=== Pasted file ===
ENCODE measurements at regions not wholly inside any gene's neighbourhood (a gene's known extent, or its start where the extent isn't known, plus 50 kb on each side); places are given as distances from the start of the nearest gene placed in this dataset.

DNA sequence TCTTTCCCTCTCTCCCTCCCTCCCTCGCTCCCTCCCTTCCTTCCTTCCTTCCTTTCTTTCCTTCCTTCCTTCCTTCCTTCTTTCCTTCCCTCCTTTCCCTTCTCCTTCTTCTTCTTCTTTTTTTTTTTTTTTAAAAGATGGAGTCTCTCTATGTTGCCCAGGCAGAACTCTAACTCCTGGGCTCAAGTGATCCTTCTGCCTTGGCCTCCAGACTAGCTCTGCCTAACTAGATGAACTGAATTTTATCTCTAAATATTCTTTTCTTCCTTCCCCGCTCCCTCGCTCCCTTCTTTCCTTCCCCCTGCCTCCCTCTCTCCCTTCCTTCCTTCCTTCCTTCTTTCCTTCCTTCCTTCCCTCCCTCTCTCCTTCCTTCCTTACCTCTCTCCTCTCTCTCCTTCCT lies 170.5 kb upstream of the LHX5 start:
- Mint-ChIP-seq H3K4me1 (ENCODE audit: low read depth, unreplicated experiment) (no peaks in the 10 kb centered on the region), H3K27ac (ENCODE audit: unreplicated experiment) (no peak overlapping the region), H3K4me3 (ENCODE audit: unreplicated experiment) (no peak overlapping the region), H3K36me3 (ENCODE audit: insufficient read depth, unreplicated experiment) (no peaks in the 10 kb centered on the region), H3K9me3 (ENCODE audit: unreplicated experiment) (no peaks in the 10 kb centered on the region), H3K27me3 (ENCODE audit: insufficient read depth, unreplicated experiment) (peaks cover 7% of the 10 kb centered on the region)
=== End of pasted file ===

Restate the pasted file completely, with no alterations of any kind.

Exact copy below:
ENCODE measurements at regions not wholly inside any gene's neighbourhood (a gene's known extent, or its start where the extent isn't known, plus 50 kb on each side); places are given as distances from the start of the nearest gene placed in this dataset.

DNA sequence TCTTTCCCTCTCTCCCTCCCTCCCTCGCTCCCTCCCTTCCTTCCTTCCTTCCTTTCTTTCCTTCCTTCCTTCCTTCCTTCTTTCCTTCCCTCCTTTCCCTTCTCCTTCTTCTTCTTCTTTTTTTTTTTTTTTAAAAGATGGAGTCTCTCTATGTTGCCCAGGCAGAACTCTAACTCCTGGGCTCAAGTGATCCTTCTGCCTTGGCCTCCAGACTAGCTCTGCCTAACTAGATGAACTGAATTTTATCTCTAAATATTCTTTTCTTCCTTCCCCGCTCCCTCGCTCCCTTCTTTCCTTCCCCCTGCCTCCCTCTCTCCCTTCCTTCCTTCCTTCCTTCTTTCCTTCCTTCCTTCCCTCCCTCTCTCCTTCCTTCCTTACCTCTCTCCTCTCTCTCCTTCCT lies 170.5 kb upstream of the LHX5 start:
- Mint-ChIP-seq H3K4me1 (ENCODE audit: low read depth, unreplicated experiment) (no peaks in the 10 kb centered on the region), H3K27ac (ENCODE audit: unreplicated experiment) (no peak overlapping the region), H3K4me3 (ENCODE audit: unreplicated experiment) (no peak overlapping the region), H3K36me3 (ENCODE audit: insufficient read depth, unreplicated experiment) (no peaks in the 10 kb centered on the region), H3K9me3 (ENCODE audit: unreplicated experiment) (no peaks in the 10 kb centered on the region), H3K27me3 (ENCODE audit: insufficient read depth, unreplicated experiment) (peaks cover 7% of the 10 kb centered on the region)